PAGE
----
As India reopens after a devastating second wave of coronavirus infections, virologists worry that another, potentially more virulent version of the virus could accelerate the onset of a third wave within a few months.
The version known locally as Delta Plus is described by scientists as a sub-line of the highly contagious Delta variant, which has quickly spread to India, the UK, the US, and other countries. The new variant carries a spike protein mutation, which can also be found in the beta variant, which was first identified in South Africa, although it is unclear how this common mutation could affect the function of the variant.
Reports suggest that cases of Delta Plus have been found in nearly a dozen countries, including the United States. In India, Delta Plus was first detected in April in the western state of Maharashtra. Authorities in India this week declared it a new “worrying variant” in the country after finding more than 40 cases in three states: Maharashtra, Madhya Pradesh and Kerala.
The Indian Ministry of Health announced this week that Delta Plus has shown increased portability. States where the variant was found have been asked to step up testing, improve surveillance, and speed up contact tracing to try to prevent it from spreading.
Due to its recent discovery, studies of this particular variant have not yet been carried out, so scientists have limited information. However, they have begun to speculate about their ability to spread.
“It is most likely able to evade immunities,” said Shahid Jameel, virologist and director of the Trivedi School of Biosciences at Ashoka University in Sonipat, India. “That’s because it carries all of the symptoms of the original Delta variant as well as its partner beta variant.”
Indian Health Ministry officials stressed that both Covid vaccines that are widely used in the country – the AstraZeneca vaccine made by the Serum Institute of India and the Covaxin vaccine made by Indian company Bharat Biotech – are likely to be effective against variants, including Delta are pluses.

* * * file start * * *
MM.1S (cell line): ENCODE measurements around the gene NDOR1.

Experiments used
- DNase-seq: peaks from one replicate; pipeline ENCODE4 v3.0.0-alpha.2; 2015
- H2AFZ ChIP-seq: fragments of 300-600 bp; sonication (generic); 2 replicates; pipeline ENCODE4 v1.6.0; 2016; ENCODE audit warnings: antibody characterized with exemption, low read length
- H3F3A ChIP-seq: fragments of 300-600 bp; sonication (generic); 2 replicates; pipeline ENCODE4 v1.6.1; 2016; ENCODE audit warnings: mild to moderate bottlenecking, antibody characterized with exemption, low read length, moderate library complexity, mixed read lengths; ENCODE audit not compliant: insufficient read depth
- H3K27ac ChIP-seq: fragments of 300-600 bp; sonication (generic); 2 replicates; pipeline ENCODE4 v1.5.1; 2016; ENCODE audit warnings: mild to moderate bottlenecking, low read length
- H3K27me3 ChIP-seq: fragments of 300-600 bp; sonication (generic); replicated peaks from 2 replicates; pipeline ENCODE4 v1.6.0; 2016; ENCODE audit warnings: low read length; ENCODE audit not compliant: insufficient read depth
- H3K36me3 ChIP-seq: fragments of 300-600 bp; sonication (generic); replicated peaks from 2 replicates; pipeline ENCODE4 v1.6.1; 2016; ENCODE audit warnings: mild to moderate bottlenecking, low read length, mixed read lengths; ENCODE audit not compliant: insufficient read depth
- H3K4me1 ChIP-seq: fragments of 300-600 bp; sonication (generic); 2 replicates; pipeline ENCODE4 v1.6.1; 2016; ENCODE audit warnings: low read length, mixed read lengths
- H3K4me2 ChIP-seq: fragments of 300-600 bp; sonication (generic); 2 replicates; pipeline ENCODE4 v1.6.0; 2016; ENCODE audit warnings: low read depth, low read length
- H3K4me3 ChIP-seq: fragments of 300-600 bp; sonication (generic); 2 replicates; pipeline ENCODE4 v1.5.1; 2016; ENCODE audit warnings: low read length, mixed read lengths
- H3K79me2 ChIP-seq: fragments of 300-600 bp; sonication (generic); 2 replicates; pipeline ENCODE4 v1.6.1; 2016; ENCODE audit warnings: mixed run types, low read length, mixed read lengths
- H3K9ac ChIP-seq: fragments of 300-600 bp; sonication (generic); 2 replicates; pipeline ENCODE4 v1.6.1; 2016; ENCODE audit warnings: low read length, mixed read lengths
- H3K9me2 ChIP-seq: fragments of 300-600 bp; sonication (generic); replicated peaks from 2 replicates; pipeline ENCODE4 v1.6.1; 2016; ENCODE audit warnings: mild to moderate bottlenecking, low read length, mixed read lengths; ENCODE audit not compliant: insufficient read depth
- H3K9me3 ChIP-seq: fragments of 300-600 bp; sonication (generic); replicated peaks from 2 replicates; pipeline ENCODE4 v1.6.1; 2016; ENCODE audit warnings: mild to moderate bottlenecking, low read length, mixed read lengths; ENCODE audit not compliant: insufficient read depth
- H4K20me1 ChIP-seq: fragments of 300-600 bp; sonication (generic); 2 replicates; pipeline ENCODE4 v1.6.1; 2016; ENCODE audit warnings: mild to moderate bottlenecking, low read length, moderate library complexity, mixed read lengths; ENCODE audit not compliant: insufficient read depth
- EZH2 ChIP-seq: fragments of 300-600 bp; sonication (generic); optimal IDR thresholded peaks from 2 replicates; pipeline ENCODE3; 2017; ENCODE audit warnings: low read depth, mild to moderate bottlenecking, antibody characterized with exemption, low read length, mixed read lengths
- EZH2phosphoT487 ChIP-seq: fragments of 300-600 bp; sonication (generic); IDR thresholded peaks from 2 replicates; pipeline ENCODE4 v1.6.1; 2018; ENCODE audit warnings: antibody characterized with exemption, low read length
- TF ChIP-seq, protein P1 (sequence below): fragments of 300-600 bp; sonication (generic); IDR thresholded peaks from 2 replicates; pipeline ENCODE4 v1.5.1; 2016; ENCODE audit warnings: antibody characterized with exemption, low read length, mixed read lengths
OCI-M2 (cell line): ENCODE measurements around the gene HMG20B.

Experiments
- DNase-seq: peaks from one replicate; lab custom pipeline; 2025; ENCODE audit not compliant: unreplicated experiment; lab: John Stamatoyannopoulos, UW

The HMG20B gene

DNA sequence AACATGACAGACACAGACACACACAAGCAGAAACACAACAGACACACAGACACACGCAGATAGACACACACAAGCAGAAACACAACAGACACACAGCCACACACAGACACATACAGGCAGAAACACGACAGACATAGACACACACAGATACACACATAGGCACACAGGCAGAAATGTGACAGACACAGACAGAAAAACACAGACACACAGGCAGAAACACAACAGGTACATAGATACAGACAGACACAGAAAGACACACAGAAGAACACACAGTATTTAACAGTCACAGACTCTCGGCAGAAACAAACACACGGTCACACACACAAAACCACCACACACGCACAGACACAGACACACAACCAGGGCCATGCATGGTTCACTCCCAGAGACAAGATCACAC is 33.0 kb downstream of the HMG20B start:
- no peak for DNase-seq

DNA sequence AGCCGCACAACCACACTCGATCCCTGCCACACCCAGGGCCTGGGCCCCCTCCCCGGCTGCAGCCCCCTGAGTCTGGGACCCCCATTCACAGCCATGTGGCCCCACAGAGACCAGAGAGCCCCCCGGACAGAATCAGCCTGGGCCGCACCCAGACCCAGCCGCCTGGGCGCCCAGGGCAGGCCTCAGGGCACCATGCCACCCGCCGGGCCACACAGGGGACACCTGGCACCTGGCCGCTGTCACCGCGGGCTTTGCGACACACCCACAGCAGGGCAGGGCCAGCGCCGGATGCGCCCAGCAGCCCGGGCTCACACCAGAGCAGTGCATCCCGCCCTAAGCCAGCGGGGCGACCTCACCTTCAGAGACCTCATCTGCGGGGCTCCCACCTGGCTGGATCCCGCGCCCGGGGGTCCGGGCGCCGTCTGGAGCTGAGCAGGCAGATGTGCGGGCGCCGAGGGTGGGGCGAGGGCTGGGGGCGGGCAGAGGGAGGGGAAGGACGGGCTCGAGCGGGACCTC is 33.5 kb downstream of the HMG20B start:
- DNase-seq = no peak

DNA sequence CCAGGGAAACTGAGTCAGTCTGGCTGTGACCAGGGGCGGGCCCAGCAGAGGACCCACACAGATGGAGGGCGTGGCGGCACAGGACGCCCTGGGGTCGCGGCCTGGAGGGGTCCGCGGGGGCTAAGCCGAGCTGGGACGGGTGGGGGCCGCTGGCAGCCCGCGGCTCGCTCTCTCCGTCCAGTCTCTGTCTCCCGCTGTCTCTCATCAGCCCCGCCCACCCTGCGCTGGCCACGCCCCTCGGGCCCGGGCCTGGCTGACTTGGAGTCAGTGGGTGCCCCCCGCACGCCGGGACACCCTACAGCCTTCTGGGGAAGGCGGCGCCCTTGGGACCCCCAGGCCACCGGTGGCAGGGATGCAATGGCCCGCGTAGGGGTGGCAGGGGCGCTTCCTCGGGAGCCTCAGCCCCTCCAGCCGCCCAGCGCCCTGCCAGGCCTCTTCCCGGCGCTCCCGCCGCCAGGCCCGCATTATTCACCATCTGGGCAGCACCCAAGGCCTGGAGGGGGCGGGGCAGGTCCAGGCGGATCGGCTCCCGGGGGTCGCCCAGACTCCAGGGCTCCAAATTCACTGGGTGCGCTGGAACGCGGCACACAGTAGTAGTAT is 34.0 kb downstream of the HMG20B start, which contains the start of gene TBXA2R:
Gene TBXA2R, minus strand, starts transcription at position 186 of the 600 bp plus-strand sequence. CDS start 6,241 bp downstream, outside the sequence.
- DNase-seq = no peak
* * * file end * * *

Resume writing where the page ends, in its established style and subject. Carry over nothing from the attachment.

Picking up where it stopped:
Understand India’s Covid Crisis
India’s vaccination campaign picked up pace this week, with more than 6.7 million people vaccinated across the country on Thursday, according to official figures. Prime Minister Narendra Modi’s government has stated that the syringes should be offered free to all adults in support of vaccination efforts that have been hampered by mismanagement and lack of care. About 5.5 percent of the population are fully vaccinated, and 18 percent have received at least one vaccination.
In Maharashtra, one of the hardest hit states, officials said Delta Plus was becoming a significant problem and warned that if cases increased, they would reintroduce restrictions.
“We are at the end of a second wave and will be careful how we unlock,” said Rajesh Tope, the country’s health minister. “The lessons we learned from dealing with the second wave are used to stop the spread of any new variant.”
Delta Plus was also identified this month by UK health officials calling it Delta-AY.1. They wrote in a June 11 report that they had discovered 36 cases, the first five of which were contacts from people who had recently traveled through Nepal and Turkey. Half of the 36 cases occurred in people who were not vaccinated and none of the cases resulted in death, but the report warned that “limited epidemiological information” was available about the variant.